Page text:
Uncle Tom’s Trail in Yellowstone National Park is a unique experience and a trail rich in history. “Uncle Tom” Richardson, an adventurer from Bozeman, Montana, constructed the original trail deep into the Grand Canyon of the Yellowstone in the late 1800s. Tourists gained access to the base of the falls by scaling down steep canyon walls. A series of ropes and rope ladders aided in the dangerous descent.
Thankfully, today’s visitors have a much safer way to enjoy close-up views of the highest waterfall in Yellowstone National Park! Descend 328 steps from the South Rim to an observation platform near the base of the 308-foot Lower Falls. This short hike offers a waterfall experience you don’t want to miss! If you don’t mind climbing steps, and a lot of them, Uncle Tom’s Trail makes a great addition to a day spent exploring the Canyon area, and is without a doubt one of Best Hikes in Yellowstone National Park..
We cover Uncle Tom’s Trail and over 20 other hikes and things to do in our itinerary for Yellowstone National Park. Our guide is a downloadable .pdf that comes in really handy when internet service is not available. We cover the best hikes, what to pack, where to stay in the park and what to do in the area.
PARKING AND TRAILHEAD FOR UNCLE TOM’S TRAIL
Trail location for Uncle Tom’s Trail, courtesy of the National Park Service
Detailed trail location for Uncle Tom’s Trail, courtesy of the National Park Service
Uncle Tom’s Trail is located in the Canyon Village Area on the south side of the Yellowstone River and Yellowstone Falls on South Rim Drive. There are two parking options for the hike. For the shorter hike, which leads you right to the stairs, park at the Uncle Tom’s Point parking lot, located 0.8 miles east of Grand Loop Road on South Rim Drive. The other option is the Artist Point parking lot, located at the end of South Rim Drive (0.6 miles past Uncle Tom’s Point).
If you have ninety minutes or so, we recommend parking at Artist Point, taking in the view of Yellowstone Falls and then hiking along the South Rim Trail to Uncle Tom’s Trail. If you are short on time (or just would like a shorter route), then park at Uncle Tom’s Point.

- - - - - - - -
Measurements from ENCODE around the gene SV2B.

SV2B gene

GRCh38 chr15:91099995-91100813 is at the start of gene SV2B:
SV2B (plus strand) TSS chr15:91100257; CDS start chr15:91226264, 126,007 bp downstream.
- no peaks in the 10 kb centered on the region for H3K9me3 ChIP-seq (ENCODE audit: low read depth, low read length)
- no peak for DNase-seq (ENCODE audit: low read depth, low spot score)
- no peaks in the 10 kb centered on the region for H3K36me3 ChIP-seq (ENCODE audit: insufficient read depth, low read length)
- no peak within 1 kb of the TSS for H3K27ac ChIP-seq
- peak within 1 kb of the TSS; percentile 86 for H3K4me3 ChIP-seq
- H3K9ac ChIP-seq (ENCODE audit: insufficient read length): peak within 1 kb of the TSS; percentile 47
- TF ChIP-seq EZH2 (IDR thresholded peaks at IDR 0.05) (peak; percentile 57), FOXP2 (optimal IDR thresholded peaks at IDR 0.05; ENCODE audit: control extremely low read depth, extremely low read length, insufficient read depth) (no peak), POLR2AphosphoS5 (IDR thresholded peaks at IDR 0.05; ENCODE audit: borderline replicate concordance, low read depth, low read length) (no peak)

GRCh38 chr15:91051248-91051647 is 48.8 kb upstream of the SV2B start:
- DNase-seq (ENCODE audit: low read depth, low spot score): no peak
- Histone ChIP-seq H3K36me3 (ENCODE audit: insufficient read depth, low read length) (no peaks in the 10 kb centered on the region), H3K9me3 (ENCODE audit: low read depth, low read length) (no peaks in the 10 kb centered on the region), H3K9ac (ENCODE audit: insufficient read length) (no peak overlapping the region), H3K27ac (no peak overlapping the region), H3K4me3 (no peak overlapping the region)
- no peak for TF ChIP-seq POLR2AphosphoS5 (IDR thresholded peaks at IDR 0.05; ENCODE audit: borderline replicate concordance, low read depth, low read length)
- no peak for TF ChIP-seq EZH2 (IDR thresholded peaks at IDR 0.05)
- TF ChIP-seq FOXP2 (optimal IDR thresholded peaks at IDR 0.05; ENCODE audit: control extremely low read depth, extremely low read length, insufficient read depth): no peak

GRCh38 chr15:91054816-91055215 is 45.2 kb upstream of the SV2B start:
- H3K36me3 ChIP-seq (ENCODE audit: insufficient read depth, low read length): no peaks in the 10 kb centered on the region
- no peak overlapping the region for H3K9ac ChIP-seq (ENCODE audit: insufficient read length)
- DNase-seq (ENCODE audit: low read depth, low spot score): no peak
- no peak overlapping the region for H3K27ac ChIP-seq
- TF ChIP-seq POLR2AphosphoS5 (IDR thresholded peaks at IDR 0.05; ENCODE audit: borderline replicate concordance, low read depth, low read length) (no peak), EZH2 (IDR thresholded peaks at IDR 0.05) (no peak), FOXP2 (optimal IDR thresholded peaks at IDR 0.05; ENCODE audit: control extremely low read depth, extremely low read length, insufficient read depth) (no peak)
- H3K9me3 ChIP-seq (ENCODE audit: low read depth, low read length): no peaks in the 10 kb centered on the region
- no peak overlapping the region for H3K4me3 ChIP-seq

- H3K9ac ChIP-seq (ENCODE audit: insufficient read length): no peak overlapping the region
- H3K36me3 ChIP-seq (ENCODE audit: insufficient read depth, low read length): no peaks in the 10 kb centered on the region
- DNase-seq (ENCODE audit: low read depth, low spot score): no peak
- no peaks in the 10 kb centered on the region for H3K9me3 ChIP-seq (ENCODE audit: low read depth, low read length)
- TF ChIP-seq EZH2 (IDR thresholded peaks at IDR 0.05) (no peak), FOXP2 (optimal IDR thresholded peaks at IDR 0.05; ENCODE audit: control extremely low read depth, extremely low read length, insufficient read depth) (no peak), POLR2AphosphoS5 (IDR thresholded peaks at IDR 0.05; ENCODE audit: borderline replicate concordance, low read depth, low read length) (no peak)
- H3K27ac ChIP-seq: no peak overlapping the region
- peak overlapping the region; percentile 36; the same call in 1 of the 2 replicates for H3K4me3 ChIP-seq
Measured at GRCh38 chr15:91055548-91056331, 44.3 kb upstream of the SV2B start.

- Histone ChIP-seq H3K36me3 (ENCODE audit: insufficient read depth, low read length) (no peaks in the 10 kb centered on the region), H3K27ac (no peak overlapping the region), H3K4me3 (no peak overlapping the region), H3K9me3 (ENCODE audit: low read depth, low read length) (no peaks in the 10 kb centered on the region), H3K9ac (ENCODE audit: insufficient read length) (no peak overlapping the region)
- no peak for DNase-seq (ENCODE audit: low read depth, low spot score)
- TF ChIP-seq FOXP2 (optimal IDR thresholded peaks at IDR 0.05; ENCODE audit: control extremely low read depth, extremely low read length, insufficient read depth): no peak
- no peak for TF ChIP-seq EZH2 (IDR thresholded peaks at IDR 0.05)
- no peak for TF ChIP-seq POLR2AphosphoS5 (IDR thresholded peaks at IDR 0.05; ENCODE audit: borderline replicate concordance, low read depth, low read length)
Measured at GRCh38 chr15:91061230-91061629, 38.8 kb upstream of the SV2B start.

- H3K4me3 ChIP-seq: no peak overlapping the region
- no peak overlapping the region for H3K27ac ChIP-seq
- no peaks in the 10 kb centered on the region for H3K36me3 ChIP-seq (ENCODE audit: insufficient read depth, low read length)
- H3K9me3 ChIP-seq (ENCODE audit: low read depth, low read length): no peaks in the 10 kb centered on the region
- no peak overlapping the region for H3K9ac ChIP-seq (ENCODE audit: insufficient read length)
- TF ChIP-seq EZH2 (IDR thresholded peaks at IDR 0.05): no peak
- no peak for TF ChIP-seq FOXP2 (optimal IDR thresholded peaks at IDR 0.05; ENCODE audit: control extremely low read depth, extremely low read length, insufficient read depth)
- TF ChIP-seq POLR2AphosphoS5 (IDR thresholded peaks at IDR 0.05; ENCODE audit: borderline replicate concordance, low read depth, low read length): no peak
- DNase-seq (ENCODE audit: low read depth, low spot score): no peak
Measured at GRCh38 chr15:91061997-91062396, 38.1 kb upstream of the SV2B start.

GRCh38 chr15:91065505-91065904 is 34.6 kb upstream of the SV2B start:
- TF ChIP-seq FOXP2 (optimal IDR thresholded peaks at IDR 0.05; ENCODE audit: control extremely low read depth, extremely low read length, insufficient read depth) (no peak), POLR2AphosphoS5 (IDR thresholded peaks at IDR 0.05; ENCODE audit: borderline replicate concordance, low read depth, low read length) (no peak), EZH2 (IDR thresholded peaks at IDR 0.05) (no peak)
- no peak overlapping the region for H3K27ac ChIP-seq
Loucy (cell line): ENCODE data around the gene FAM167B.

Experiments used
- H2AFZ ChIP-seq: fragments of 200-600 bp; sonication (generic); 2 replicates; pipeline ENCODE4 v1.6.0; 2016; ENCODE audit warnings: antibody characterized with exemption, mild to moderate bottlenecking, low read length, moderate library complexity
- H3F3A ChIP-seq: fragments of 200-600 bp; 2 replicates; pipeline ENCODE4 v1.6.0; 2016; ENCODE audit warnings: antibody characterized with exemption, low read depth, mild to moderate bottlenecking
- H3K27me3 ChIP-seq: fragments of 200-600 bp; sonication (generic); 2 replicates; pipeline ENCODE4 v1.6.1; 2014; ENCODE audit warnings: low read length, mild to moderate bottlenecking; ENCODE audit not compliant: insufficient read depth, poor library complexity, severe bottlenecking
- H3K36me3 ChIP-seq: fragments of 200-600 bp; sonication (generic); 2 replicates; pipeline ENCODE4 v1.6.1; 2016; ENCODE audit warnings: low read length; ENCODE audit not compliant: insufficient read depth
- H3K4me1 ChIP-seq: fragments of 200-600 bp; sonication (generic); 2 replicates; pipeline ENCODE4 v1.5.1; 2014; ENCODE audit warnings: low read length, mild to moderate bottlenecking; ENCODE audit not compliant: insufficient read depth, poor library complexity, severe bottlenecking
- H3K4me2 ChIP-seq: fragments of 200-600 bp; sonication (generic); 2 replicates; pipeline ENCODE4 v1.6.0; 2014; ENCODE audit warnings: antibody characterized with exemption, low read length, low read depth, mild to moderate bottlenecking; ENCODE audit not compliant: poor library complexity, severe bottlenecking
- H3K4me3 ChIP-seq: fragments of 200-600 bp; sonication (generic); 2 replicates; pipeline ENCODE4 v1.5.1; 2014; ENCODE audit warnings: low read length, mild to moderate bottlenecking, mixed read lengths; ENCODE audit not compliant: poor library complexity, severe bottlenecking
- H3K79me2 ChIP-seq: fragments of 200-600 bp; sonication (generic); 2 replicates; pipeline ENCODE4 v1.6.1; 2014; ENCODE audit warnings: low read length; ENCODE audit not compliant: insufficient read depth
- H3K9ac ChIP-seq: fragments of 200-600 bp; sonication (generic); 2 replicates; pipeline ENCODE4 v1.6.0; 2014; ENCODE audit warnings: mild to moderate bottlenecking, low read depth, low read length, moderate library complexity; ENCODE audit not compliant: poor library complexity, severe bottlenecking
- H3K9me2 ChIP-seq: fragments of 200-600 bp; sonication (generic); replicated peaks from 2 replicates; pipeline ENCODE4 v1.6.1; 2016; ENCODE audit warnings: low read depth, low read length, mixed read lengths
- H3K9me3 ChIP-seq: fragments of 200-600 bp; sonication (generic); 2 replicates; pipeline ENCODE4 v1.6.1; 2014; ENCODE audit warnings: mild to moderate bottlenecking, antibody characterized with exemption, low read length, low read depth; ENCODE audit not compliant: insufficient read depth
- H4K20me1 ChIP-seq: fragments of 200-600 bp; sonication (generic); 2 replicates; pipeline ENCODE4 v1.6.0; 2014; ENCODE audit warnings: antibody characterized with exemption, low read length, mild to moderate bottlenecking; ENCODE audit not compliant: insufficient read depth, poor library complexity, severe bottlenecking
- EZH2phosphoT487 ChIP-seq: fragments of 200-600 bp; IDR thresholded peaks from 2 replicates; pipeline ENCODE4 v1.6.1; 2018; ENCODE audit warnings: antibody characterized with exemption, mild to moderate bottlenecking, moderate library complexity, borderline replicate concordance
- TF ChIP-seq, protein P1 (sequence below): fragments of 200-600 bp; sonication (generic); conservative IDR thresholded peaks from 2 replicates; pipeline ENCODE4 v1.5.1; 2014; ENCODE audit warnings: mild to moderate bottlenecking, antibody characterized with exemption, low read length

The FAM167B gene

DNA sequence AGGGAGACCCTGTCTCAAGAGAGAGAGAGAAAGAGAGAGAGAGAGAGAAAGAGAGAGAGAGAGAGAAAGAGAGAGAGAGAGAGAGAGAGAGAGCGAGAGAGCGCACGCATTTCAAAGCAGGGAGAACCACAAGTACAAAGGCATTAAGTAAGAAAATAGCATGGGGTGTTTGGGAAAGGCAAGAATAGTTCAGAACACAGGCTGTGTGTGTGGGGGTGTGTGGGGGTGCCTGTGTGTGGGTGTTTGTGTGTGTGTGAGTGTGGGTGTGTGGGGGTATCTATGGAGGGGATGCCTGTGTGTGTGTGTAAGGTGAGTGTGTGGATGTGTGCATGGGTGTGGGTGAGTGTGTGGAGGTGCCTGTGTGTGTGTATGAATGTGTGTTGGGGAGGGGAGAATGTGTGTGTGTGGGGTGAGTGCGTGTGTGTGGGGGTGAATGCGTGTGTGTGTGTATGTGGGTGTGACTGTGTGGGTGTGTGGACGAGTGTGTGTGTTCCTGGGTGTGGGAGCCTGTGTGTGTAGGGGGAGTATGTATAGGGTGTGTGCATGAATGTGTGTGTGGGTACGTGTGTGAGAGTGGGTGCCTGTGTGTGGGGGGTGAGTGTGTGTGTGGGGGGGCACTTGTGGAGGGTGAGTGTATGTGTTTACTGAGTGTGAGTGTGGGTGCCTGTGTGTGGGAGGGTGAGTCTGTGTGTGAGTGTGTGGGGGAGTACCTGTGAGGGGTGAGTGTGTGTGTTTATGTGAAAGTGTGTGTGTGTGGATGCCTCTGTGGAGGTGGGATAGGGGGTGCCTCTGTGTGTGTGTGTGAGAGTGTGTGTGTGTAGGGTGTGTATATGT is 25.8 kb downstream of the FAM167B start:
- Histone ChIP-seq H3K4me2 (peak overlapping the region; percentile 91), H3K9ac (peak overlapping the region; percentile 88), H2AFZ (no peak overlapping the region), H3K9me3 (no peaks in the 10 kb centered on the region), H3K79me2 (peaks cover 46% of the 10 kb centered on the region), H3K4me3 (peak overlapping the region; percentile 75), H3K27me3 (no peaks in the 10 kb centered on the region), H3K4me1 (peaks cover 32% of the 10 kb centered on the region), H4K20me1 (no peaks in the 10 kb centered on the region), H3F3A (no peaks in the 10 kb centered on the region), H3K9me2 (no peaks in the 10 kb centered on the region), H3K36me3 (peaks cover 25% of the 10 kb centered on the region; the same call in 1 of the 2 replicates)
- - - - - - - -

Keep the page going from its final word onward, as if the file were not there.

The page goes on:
- Directions from Canyon Village to Uncle Tom's Trail (this route will take approximately 15 minutes, and traffic will not be too heavy )
- Directions from Fishing Bridge to Uncle Tom's Trail (this route will take approximately 35 minutes without traffic, but be prepared for traffic around the Mud Volcano area)
There are nearly 90 spots (which includes spots for RV’s) in the Uncle Tom’s Point parking area. Since the hike is relatively short, turnover in the lot is high, so spots should open up at a rate of about one per minute. The parking area for Artists Point is larger and has an even higher turnover rate, as most come just to view the Yellowstone Falls from Artist Point and not to hike. Traffic can be backed up during peak hours, so just be mentally prepared and give yourself plenty of time.
There are restrooms available at both parking lots, and no restrooms on the trail.
HIKING UNCLE TOM’S TRAIL
Uncle Tom’s Trail map, courtesy of the National Park Service
We started our hike from the Artist Point parking area, since we wanted to take some photos at the lookout point before the crowds arrived.
After enjoying one of the most photographed views in Yellowstone, we decided we wanted to get a closer look at the Lower Falls and followed signs for the South Rim Trail to Uncle Tom’s Trail.